Social exhaustion is a common problem widely known as an introvert hangover/burnout.
It is essentially something people with introvert personality traits are having to deal with. When introverts spend too much time around other people, they end up feeling crushed and drained of energy.
While not all introverts experience this, many do, and it can be quite irritating.
When people spend too much time in social circles, especially from the introvert side, they end up feeling broken and in need of a reboot. In order to get back on track, alone time is needed, and the less available that is, the more this negative state intensifies.
Even just half an hour can ease the situation, and while some people may find it rude, walking away when you feel exhausted is something you simply have to do for your own sake.
While you might see extroverts getting a boost by spending extensive amounts of time around others, the introvert is different. There is a limit to the amount of social time an introvert can tolerate, after which they need to relax and close themselves in order to recharge their batteries. Things begin to make sense once you consider the differences between these two categories of people.
Here’s a brief explanation:
Studies have found that both introverts and extroverts reported strong levels of fatigue after hours of socializing. This, of course, makes perfect sense as socializing requires energy: You have to listen, talk, and thoughtfully process the information you are given, to name a few things.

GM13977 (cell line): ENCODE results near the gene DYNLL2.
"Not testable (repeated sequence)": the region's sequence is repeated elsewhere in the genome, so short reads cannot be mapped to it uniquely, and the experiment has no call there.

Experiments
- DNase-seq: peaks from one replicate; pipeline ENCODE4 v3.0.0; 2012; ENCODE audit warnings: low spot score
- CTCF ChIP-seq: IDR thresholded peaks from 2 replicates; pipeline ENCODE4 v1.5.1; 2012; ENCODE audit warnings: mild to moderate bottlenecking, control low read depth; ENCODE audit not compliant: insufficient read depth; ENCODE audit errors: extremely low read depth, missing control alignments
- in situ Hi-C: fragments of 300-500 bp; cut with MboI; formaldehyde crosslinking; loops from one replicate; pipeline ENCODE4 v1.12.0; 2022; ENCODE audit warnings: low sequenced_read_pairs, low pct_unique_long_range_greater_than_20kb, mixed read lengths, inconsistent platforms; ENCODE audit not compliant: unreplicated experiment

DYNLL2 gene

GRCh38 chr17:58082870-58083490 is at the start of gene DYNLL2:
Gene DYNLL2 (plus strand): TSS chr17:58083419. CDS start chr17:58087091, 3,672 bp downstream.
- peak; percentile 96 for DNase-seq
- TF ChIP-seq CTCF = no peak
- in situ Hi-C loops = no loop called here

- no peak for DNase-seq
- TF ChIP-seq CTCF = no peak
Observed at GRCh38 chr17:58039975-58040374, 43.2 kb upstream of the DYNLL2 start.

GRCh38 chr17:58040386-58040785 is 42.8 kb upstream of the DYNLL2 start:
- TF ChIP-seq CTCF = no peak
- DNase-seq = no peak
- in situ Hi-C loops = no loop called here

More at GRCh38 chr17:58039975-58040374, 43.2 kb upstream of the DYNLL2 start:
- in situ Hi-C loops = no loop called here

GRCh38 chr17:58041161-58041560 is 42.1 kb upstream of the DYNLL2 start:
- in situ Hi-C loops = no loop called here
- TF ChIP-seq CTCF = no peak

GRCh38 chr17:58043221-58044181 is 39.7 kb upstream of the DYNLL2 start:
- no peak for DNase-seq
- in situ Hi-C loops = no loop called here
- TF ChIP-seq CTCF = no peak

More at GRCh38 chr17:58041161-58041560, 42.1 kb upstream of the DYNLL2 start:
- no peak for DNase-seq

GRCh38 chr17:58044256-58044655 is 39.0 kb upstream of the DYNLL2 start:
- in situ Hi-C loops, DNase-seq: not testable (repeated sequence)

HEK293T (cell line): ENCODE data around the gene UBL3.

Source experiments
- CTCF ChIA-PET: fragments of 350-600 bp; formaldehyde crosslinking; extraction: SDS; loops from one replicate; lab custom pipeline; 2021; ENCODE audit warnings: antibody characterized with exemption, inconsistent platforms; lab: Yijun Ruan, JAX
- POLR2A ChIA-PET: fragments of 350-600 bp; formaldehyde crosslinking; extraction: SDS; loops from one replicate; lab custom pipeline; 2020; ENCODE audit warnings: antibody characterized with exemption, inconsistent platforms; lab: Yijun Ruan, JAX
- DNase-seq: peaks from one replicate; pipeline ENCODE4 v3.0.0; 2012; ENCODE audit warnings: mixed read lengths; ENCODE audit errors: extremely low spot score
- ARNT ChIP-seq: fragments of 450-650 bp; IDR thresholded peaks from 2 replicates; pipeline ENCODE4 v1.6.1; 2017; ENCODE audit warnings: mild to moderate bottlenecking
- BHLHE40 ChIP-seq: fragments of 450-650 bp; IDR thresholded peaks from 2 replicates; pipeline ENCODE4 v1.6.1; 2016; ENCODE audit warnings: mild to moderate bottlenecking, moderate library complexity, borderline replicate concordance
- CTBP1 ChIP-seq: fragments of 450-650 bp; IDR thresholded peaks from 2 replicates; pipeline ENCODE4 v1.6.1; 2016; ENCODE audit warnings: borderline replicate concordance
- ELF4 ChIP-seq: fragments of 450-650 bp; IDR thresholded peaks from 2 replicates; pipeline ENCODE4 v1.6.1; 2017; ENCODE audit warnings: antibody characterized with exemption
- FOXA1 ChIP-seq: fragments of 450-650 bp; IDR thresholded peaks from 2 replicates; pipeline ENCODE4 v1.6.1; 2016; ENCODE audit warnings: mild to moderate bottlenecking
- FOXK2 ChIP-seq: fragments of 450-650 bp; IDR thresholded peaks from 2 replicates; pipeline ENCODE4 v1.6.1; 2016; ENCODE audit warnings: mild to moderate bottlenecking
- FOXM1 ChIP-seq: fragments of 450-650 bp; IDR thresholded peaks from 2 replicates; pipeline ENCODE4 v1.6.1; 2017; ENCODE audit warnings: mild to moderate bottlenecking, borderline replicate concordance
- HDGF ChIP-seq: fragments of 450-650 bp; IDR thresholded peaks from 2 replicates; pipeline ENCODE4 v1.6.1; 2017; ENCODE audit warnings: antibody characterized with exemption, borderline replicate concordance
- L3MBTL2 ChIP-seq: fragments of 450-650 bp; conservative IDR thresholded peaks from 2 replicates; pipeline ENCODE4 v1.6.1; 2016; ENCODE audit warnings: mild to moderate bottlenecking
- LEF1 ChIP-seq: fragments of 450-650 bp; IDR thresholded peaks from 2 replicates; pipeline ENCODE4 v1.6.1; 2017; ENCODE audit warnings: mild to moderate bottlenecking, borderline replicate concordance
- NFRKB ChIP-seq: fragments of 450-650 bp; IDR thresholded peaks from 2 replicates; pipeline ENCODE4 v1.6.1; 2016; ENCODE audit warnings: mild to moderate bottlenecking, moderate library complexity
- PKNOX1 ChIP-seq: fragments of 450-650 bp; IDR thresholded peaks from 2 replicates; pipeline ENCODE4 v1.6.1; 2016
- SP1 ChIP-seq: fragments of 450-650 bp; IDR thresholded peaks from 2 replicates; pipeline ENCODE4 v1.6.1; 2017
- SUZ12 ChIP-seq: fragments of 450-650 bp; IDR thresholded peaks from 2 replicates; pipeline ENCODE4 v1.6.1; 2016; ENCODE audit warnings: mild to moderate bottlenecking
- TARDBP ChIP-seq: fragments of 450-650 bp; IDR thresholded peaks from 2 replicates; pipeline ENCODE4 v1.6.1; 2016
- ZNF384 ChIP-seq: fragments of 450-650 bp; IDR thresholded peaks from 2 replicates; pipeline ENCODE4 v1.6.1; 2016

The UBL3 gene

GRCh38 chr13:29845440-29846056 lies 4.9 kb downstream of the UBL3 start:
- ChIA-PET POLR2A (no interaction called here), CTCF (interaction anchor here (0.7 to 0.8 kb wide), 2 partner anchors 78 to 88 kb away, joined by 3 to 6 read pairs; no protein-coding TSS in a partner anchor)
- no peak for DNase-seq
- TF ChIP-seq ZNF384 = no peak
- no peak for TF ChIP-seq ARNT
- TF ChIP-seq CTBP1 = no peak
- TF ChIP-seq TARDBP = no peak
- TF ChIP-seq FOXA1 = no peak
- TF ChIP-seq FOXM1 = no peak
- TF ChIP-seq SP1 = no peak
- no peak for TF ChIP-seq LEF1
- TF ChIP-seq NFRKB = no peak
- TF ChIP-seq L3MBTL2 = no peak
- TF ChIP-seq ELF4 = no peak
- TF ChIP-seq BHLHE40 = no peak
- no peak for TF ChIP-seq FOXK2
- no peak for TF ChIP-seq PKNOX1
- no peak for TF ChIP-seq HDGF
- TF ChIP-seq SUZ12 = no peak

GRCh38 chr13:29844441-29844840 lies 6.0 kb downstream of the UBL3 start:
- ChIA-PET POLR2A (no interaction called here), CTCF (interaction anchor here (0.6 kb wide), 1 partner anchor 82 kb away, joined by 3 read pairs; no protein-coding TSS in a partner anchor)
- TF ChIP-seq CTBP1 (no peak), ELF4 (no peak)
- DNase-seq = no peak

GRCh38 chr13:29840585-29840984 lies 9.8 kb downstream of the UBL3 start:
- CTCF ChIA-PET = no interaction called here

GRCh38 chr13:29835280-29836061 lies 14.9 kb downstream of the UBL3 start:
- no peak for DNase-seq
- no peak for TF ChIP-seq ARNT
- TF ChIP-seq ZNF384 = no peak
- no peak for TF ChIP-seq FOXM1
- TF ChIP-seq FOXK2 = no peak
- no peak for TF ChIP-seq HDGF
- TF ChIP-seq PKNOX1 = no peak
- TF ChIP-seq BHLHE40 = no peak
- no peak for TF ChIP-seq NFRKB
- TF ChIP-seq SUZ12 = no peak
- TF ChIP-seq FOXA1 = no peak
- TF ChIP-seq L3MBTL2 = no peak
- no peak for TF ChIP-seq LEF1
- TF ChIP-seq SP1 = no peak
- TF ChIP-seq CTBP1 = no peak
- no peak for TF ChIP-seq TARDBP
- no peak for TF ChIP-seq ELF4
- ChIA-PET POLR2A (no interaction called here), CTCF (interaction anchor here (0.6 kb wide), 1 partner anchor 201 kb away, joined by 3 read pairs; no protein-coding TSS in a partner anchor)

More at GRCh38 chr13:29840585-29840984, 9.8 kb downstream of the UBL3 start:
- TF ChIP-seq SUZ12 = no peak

There are, however, a few key differences between extroverts and introverts, and they break down to their reward-response systems. In this case, rewards are things like getting a promotion at work, eating a tasty meal, or getting the number of a romantic interest.
According to experts, introverts have a less active dopamine (a neurotransmitter that helps control the reward and pleasure centers of the brain) and reward system than extroverts. Having a stronger dopamine reward system means that extroverts get more excited and energized by the possibility of reward than their counterparts. Hence, extroverts are much keener to initiate a conversation with a stranger or be the last one at the bar.
Surely, introverts also need relationships, food, and getting to a higher position on the job ladder. But in simple terms, they just aren’t that set on pursuing things with the same passion as extroverts.
If you are a person in need of alone time, you are still simply human. There isn’t anything wrong with caring for your own wellbeing and you shouldn’t let others make you feel guilty for that.
Just because you are socially exhausted doesn’t mean you aren’t happy around the people you care about and remembering that is crucial.
For further information on how to overcome social burnouts please see the video below. Distancing yourself from others briefly to recharge your batteries will make a serious difference for you. You must do all that is necessary to be comfortable in your own skin.
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